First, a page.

Can our government please force these utility companies to spend some of the billions of pounds profit instead of hiking the prices up for the consumers please. £110bn split 6 ways & they'd still make £10bn+ profit. Oh i forgot. Our government are corrupt and probably taking backhanders left, right and centre so joe public has to foot the bill again.

  • rate this

    Comment number 275.

    So here's the deal, let's all be greener and lower our fuel consumption. Sounds great doesn't it? Unfortunately a reduction in consumption is going to hit the profits of the greedy power generators who will offset their losses by increasing the aleady obscene tariffs. In other words, we're all going to be paying a lot more than we do now for a lot less.

  • rate this

    Comment number 274.

    how do I feel cheated?
    Seem to remember Cameron assuring us all that energy bills would fall, I use oil for heating and that just keeps getting dearer. I had hoped that if the electricity came down just a bit it would i'm held up by wind farm ( that's a nonsense name) transportation while above the beautiful scenery is being disfigured. And I'm lumbered with a big bill, cheated me.

  • rate this

    Comment number 273.

    260.Sam Tan
    4 Minutes ago
    If the ConDems are so green orientated why don't all the ministers including PM change to a Tayota Prius (like M Houland in France) and with any foreign dealings do it via Skype/video link!!

    May have something to do with the Prius not being as eco-friendly as Toyota marketing would have us beleive. But good point using Skype/Video link.

  • rate this

    Comment number 272.

    Decisions like this should not be made at the expense of the general public. In the long term the utility companies will make the money back from new power stations etc. Afterall aren't the utility companies private and not public. Also the amount of money utilities have made since privatisation by doing no serious long term investment. You only have to see what happened when the water ran out.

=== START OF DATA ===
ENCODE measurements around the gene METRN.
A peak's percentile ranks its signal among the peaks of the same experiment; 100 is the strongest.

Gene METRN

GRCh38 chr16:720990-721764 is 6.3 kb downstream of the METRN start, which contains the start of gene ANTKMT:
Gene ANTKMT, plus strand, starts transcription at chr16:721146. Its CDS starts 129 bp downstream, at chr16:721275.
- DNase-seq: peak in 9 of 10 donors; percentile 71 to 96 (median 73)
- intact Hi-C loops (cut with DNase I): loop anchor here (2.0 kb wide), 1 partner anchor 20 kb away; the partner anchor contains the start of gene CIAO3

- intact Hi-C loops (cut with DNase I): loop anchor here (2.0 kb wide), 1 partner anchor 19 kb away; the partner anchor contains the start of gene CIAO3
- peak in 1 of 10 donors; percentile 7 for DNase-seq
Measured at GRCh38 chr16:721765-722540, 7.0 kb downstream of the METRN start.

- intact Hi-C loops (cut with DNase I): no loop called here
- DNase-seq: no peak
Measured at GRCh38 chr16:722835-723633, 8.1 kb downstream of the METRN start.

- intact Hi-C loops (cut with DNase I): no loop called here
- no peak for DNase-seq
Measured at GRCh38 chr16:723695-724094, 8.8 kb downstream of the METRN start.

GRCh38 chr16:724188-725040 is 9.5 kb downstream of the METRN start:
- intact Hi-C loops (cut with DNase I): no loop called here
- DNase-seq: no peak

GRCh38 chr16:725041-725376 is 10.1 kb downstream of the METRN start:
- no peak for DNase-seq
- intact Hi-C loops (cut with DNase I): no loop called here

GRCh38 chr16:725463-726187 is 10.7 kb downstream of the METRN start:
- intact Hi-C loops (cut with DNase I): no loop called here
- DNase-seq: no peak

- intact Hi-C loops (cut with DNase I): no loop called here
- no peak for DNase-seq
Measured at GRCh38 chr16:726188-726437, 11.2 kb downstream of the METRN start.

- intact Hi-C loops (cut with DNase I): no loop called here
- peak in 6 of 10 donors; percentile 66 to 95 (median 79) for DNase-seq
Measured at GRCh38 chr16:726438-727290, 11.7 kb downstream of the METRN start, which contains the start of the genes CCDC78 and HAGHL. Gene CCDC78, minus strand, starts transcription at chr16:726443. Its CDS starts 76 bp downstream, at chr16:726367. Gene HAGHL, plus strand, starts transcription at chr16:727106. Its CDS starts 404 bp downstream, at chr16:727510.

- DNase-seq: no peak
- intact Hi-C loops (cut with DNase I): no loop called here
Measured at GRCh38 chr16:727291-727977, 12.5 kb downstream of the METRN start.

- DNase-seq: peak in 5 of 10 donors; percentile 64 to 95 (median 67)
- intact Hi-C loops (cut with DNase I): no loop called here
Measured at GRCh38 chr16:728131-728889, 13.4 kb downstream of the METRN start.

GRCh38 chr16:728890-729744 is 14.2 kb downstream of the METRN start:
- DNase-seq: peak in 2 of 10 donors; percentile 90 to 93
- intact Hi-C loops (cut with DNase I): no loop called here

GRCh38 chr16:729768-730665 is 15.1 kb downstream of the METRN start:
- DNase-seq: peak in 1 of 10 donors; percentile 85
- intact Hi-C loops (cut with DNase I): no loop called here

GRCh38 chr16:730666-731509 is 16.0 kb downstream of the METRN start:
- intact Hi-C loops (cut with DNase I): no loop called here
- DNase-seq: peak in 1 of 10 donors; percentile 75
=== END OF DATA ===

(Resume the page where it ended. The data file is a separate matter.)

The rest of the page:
• rate this

    Comment number 271.

    We the UK will never get out of this recession if power prices are high. Do you think China care? "NO". What is the piont of us going green ? , all that will be put to waste when IRAN start tetsing NUCLEAR BOMBS.
    MR.TRUCULENT, says "Live Today - Die tomorrow". I dont care about the earths future . I Have alredy PAID my Taxes, my childrens children havent.

  • rate this

    Comment number 270.

    Talking percentages....95% of greenhouse gas is water vapour, a big chunk of the rest is due to farm animals, and the other slither is industry.

    Eco-mentalists can't seem to think in a geological time frame. As far as the planet is concerned....we humans have just arrived!

    The planet is very very old indeed and the forces of nature are way beyond our comprehension and influence.

  • rate this

    Comment number 269.

    We need to get over the short term costs and short term thinking. Always going for the cheapest has bedevilled our politics and ended up costing more longterm. Energy security is the main issue. Diverse supply & lower hostage to fortune to suppliers abroad. If it was the licence fee they would be saying only £2 a week or 28p a day. To ensure the power stays on into the future for less, very cheap